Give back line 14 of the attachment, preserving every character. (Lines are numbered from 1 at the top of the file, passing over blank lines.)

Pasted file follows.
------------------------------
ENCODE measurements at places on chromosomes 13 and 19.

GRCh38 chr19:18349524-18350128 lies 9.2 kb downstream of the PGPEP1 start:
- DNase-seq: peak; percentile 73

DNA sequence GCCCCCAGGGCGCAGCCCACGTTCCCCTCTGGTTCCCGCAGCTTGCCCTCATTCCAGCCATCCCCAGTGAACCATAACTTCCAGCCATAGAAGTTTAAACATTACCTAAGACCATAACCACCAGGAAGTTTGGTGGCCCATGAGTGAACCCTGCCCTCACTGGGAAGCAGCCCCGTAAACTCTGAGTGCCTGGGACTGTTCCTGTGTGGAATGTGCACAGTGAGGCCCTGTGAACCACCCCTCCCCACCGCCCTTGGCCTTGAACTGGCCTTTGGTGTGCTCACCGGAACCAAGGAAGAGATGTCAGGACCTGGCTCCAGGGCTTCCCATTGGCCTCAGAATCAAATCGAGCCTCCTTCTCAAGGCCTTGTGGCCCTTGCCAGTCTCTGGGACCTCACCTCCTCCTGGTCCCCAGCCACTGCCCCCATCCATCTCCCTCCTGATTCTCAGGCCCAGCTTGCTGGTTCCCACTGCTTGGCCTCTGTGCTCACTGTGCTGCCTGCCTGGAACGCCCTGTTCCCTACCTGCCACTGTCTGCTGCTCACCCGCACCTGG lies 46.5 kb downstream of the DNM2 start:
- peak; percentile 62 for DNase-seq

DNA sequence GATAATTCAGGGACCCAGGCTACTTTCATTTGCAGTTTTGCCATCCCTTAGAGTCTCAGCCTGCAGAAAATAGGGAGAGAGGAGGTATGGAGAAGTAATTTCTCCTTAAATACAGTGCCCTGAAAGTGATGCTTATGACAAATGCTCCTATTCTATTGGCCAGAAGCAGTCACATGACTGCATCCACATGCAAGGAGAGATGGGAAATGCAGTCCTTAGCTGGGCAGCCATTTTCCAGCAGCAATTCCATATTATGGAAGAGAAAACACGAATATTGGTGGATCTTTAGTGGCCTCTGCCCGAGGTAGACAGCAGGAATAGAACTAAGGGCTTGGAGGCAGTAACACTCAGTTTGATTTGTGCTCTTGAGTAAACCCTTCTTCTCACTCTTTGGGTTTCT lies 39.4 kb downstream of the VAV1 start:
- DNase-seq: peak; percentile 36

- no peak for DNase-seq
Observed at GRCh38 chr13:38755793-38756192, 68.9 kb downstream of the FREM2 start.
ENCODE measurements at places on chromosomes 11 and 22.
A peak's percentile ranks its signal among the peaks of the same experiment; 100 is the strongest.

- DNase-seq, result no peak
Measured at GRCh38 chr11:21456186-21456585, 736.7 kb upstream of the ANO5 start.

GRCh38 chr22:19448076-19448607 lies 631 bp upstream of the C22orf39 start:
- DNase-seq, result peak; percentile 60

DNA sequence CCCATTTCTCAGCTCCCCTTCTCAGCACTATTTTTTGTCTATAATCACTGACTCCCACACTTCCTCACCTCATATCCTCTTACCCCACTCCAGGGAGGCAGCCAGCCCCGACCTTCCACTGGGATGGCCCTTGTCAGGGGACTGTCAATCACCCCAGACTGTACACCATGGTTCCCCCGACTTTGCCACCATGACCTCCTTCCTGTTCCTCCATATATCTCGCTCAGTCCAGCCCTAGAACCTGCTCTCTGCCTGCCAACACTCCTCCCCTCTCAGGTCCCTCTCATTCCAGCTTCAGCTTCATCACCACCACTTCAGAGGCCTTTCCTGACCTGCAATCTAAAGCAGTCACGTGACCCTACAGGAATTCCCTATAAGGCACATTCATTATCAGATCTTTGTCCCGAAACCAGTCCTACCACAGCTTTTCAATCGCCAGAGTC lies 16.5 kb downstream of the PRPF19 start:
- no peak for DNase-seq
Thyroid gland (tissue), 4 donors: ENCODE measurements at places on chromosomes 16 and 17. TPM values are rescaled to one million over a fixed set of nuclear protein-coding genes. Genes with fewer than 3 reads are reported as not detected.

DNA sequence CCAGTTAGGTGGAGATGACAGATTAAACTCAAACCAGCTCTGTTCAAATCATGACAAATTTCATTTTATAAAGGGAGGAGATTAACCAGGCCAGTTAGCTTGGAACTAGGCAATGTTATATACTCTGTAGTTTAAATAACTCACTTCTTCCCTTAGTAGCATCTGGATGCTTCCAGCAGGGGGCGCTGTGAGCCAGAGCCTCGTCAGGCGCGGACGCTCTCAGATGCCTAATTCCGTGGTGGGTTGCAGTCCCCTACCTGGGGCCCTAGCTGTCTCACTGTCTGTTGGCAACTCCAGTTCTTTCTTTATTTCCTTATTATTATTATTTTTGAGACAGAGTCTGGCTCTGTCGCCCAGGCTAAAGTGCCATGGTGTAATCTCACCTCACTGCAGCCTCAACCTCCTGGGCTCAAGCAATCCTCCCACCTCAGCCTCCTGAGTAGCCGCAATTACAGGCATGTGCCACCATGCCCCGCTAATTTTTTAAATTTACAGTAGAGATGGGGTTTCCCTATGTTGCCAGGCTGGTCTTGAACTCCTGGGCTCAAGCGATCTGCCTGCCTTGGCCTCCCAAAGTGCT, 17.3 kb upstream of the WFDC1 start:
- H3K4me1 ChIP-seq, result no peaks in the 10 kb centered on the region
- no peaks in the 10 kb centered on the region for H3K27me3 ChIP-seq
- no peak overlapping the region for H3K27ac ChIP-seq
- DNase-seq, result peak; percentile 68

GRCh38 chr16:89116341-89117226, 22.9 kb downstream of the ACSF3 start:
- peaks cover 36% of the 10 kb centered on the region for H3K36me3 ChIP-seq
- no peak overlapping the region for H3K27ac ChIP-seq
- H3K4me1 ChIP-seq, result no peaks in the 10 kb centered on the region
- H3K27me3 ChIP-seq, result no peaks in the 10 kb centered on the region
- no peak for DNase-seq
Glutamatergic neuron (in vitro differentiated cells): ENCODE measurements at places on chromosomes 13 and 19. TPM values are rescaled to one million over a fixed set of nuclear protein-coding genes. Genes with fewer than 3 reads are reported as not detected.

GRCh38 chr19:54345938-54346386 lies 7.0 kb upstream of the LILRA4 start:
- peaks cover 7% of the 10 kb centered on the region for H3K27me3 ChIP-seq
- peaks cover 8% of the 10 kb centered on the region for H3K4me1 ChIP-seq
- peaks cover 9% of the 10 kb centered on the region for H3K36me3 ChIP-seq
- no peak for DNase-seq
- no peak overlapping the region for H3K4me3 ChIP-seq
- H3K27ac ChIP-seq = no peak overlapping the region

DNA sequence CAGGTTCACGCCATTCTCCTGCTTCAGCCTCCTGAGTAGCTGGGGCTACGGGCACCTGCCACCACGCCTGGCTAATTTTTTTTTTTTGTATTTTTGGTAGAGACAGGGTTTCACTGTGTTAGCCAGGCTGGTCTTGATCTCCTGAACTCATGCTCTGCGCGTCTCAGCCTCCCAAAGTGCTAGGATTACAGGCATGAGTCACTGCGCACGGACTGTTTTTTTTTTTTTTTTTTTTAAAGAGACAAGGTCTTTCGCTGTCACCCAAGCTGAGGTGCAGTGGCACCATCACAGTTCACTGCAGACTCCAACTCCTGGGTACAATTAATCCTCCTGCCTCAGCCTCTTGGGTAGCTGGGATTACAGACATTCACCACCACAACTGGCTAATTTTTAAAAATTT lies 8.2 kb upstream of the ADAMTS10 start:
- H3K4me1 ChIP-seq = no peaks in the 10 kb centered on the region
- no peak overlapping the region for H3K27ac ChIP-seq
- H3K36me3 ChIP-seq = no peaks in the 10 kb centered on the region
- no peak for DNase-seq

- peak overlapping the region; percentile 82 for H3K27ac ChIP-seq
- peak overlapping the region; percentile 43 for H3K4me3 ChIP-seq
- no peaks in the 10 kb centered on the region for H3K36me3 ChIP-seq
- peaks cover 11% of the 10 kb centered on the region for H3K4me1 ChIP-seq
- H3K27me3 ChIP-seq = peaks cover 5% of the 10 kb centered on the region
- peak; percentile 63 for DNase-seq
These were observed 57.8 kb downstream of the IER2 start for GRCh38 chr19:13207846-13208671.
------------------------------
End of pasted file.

GRCh38 chr22:19448076-19448607 lies 631 bp upstream of the C22orf39 start: